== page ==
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Cultural Documentation Methods & Techniques

For several years the American Folklife Center (AFC) has provided training in documentation methods and ethnographic field research principles through field schools that may last up to three weeks in length and also through workshops of shorter duration. These programs are carried out in partnership with a local cultural institution, a community-based organization or higher education facility. Held in both domestic and international locations, these programs provide participants with hands-on training needed for effective fieldwork concerning folklore and related fields.

Topics covered include: project planning, research ethics, intellectual property rights, interviewing, writing field notes, sound recording, documentary photography, archival methodologies, and delivering public presentations on research findings.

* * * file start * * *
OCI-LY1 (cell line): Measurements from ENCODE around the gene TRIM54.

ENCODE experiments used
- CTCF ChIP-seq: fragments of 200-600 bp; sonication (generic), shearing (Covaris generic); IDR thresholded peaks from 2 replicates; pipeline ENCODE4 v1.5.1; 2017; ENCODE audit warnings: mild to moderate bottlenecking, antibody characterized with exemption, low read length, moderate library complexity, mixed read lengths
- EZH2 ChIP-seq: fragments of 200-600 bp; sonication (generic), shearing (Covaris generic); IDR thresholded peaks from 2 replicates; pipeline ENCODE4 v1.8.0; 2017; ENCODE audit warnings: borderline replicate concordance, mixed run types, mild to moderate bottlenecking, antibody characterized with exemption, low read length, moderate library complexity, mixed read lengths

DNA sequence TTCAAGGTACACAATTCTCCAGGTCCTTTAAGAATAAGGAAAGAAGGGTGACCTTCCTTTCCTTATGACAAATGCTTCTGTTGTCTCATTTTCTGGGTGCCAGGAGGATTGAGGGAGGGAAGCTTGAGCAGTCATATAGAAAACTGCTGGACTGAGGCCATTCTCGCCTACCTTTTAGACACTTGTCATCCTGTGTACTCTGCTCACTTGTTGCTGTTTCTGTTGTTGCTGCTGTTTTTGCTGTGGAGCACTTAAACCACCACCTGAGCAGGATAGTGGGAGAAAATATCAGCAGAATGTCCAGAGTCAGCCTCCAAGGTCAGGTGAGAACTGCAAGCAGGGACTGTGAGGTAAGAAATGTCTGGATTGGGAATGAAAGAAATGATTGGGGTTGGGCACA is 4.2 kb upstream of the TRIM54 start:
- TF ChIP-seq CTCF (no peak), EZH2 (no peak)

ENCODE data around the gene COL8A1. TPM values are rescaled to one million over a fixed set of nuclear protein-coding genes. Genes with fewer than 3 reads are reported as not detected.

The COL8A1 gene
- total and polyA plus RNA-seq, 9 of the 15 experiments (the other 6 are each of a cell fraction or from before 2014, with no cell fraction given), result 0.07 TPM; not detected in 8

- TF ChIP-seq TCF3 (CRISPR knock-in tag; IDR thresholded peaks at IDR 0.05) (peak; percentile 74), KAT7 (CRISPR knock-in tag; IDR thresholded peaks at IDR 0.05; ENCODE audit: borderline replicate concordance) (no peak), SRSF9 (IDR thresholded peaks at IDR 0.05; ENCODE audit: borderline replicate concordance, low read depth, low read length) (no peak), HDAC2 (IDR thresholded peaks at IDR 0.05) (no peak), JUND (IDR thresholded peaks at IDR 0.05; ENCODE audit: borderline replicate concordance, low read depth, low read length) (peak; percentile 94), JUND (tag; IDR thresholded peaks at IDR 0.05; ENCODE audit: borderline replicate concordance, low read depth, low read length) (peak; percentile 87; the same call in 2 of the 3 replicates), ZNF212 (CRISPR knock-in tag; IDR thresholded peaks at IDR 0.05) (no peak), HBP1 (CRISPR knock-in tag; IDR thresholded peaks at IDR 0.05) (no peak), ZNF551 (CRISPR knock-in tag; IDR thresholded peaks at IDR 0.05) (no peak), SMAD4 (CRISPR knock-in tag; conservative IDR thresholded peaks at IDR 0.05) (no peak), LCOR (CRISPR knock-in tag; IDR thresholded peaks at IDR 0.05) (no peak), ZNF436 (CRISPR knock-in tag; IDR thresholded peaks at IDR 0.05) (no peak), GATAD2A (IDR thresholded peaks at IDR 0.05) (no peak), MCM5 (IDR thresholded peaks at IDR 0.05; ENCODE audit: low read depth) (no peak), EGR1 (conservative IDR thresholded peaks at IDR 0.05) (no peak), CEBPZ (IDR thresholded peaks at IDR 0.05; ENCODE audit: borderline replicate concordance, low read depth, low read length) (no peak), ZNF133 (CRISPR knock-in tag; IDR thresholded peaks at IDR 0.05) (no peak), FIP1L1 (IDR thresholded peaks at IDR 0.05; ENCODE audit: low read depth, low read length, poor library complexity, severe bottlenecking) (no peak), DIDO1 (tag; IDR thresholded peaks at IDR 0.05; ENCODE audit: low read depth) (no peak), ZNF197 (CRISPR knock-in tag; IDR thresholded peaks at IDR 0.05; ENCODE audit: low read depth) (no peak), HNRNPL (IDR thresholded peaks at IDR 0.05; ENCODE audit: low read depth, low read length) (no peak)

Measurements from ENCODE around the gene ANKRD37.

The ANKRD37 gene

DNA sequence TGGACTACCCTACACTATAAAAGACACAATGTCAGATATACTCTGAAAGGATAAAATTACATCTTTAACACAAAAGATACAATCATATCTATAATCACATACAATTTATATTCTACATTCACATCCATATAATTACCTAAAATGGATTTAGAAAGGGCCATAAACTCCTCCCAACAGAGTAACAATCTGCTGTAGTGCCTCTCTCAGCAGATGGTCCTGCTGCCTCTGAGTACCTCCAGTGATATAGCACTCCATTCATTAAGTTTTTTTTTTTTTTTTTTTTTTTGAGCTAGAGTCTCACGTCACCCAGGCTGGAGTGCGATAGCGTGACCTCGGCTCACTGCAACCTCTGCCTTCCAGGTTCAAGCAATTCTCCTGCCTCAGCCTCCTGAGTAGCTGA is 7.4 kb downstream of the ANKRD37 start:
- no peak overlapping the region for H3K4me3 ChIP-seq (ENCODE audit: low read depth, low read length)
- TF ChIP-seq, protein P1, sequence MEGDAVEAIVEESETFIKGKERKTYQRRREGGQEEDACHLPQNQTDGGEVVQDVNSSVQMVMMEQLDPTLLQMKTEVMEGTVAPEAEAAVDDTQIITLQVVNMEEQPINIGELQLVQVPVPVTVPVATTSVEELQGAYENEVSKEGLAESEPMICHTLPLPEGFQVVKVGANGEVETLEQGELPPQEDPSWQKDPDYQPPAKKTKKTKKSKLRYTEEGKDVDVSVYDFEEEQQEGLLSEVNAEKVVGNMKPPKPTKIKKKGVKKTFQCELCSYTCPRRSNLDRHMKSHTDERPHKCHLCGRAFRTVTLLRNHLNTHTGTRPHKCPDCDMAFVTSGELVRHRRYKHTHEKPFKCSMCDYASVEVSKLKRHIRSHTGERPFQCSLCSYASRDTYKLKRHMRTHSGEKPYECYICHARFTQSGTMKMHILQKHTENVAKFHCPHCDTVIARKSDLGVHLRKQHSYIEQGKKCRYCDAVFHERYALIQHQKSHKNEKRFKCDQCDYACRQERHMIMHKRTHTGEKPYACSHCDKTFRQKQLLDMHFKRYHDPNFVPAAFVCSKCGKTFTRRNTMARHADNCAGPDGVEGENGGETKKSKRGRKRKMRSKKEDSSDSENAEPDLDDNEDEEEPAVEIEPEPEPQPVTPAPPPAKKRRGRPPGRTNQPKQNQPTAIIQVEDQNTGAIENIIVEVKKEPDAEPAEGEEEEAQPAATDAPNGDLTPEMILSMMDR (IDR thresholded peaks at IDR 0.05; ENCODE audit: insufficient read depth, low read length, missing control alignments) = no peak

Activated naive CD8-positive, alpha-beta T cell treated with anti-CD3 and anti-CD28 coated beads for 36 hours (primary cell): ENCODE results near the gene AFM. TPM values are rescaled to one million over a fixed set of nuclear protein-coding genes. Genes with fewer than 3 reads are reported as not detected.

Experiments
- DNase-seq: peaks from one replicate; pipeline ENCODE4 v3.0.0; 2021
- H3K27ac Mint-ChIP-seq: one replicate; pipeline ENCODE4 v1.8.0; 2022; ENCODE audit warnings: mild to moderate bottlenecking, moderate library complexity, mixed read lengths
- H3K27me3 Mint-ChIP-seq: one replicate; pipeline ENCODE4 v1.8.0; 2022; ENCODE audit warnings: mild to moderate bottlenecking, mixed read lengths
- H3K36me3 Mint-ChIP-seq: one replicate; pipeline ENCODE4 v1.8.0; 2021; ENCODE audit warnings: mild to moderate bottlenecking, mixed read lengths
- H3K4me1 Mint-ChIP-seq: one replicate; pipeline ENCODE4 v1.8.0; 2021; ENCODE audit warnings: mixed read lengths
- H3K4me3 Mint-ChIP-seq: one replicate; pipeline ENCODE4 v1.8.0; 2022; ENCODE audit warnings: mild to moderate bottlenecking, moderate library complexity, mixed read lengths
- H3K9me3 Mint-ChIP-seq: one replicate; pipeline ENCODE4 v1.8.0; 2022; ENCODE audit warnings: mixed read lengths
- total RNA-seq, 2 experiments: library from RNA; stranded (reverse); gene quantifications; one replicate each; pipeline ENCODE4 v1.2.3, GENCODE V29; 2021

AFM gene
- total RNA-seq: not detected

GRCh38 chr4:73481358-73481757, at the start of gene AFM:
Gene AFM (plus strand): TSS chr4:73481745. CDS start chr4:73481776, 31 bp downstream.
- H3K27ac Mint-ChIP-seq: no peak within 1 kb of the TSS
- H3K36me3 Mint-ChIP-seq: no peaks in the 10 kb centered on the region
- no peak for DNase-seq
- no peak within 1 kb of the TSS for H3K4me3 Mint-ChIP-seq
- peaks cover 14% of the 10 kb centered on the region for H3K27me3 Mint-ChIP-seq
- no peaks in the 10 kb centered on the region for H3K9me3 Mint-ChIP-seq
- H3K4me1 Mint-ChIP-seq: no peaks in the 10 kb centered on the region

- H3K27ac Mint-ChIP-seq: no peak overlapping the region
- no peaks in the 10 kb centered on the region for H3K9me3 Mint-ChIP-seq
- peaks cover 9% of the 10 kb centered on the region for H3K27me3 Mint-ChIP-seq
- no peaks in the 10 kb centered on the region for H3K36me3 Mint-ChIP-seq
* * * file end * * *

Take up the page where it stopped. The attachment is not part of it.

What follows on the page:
Anna Tome records women's songs in Kenya, 2009
Anne Sintoyia Tome, of the Laikipia Maasai community, records Maasai women's songs during the 2009 training program in Kenya. Photo by Guha Shankar.

Several teaching and training guidelines have been developed by AFC staff and colleagues in other institutions and disciplines. These documents include how-to guides and links to web sites that provide practical advice and insights into the process of conducting a local-level documentation project. Indigenous groups and other cultural cultural communities are increasingly employing these tools as a means of maintaining, preserving and protecting their intangible cultural heritage and intellectual property from appropriation and misuse.

A notable example of work being done in this arena is a collaborative pilot training project conducted by the AFC, the World Intellectual Property Organization (WIPO),External Link Geneva, Switzerland, the Center for Documentary Studies (CDS)External Link at Duke University, Durham, North Carolina, and community partners, Maasai Cultural Heritage, situated in Nanyuke, Kenya.

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   December 1, 2012
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